Mind your language

How a prayer became business speak

This piece of business jargon has deep devotional roots

4 July 2015

9:00 AM

4 July 2015

9:00 AM

No doubt you, too, have had the feeling, upon glancing at an article in a paper picked up in a train or café, that it might mean something to someone, but it means nothing to you. I read this sentence in the Times the other day: ‘Not everyone builds an M&A machine on the back of stuff people throw away, such as till receipts and paper cups.’ A machine? On the back of stuff? And what are M&As — like M&Ms?

But I persevered, and later in the piece a phrase appeared without which no indigestible article is complete: ‘Mr Roney’s due diligence on family firms is so painstaking that he typically waits for one of four issues: succession, financial crisis, health or divorce.’ Issues here means ‘problems’ and health means ‘sickness’. But what does due diligence mean?

Although the phrase has been found in print from as long ago as 1598, it was not until 2003 that it found its way into the Oxford English Dictionary. An early citation is from a poem little read for pleasure, though not bare of merit, The Day of Doom by Michael Wigglesworth, a New England Calvinist, a ‘morbid, humorless, selfish busybody’ in the eyes of a recent Yale professor, but in his day (the 1660s), a bestselling author. Some of this long poem is in the metre of the Psalm text set by Thomas Tallis which inspired Vaughan Williams, but a different metre takes over for the rhyming couplet: ‘Oh, wait upon him with due diligence,/ And trembling fear in every Ordinance.’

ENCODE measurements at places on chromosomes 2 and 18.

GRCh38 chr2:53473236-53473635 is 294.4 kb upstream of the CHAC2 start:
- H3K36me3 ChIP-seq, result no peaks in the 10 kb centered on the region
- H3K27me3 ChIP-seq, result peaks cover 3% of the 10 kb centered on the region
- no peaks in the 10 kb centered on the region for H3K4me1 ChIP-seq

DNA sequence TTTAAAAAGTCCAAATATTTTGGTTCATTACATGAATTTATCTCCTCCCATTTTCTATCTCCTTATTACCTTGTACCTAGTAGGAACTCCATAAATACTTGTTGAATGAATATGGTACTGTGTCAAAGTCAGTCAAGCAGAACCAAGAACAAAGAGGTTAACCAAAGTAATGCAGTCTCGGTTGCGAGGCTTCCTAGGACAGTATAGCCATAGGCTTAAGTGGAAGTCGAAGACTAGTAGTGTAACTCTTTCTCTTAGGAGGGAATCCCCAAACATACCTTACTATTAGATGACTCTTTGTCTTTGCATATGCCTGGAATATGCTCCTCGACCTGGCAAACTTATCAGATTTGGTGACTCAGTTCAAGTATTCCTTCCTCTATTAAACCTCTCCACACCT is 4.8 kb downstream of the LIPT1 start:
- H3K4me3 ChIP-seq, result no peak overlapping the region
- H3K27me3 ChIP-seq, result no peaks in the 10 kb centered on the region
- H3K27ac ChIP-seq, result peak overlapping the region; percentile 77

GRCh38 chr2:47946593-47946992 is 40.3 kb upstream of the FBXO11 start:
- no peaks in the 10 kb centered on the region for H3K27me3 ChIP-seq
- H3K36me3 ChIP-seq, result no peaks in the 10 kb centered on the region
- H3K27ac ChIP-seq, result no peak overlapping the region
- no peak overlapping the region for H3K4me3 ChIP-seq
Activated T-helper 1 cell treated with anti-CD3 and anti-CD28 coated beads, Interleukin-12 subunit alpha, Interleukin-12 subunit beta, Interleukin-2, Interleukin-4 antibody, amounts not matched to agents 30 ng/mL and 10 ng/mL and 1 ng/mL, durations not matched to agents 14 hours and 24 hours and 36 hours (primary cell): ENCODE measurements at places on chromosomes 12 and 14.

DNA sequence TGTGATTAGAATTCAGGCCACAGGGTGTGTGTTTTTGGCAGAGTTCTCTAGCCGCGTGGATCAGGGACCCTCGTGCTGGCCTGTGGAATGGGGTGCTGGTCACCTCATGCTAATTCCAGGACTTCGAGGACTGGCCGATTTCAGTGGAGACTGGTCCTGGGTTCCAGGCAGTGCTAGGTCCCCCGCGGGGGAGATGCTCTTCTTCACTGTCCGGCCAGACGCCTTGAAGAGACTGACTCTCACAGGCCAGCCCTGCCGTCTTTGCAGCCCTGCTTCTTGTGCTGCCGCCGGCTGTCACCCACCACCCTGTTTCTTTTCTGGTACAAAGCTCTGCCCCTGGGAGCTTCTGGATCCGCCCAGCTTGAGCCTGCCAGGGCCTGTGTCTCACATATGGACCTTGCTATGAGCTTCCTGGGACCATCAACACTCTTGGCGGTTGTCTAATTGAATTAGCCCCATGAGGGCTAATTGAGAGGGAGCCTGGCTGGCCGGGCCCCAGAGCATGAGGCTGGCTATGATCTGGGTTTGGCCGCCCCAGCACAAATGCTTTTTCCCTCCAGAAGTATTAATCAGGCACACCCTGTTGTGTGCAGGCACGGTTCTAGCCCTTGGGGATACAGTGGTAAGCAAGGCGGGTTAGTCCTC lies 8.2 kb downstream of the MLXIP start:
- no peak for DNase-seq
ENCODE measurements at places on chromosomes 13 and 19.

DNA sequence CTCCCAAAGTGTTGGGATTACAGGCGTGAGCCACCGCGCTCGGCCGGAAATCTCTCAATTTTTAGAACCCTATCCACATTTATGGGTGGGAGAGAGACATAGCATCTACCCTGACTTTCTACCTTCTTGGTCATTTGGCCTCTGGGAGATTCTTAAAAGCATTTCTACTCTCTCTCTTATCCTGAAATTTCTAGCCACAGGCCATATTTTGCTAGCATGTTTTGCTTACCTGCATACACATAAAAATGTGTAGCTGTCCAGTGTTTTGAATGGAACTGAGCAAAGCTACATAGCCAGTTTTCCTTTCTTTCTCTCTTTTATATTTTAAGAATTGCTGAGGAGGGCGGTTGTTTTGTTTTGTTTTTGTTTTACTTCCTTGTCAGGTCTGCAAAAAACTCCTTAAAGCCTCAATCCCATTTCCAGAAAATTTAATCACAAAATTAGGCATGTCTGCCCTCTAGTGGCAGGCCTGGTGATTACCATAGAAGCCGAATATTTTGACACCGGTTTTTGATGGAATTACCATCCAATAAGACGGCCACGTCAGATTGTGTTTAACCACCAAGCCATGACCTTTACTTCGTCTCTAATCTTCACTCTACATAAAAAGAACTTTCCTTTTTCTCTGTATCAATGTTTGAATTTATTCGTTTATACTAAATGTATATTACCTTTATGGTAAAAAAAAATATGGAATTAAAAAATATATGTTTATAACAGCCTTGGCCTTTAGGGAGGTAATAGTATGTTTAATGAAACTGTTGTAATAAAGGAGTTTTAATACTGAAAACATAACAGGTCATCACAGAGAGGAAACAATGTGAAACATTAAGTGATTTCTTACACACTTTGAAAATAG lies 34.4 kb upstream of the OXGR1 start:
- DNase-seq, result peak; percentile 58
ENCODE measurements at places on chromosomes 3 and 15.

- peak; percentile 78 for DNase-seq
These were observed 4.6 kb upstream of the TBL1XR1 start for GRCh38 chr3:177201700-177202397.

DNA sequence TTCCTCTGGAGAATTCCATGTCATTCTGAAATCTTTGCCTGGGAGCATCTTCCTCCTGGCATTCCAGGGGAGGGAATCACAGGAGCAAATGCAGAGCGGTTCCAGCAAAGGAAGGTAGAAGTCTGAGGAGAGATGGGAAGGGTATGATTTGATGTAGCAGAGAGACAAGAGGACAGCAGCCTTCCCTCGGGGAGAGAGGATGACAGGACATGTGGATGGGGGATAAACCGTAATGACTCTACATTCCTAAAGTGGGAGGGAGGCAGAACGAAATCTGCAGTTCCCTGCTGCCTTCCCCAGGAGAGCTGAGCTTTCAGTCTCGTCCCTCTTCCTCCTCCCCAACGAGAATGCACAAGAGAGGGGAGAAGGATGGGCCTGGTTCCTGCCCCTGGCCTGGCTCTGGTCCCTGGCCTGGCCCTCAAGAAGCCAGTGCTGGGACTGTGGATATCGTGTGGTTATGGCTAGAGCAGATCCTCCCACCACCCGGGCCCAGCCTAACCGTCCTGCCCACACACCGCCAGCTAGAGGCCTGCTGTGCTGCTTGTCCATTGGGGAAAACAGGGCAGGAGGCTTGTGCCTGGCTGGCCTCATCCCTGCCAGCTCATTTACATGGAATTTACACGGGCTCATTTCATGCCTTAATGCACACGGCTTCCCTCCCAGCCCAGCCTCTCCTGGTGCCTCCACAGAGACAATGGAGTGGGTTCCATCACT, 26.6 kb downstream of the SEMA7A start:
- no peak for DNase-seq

This is not at all the meaning recently re-imported from the US: ‘A comprehensive appraisal of a business undertaken by or on behalf of a prospective buyer, especially in order to establish the exact scope of current assets and liabilities.’ Such an appraisal seems only sensible, but the term is invested with almost a magical status, and used in extended senses. It can belong to the same utopian world as best practice; used minatorily, it is more like caveat emptor — if you don’t do your due diligence, you deserve to be stung. Here, diligence has come a long way from the Latin diligere, ‘to love, take delight in doing’.

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  • Lord of the Manor of Tyburn

    Lesson learnt sessions replaced what you are on about.
    Other than that, Prussian Virtues where recited on these pages how many times?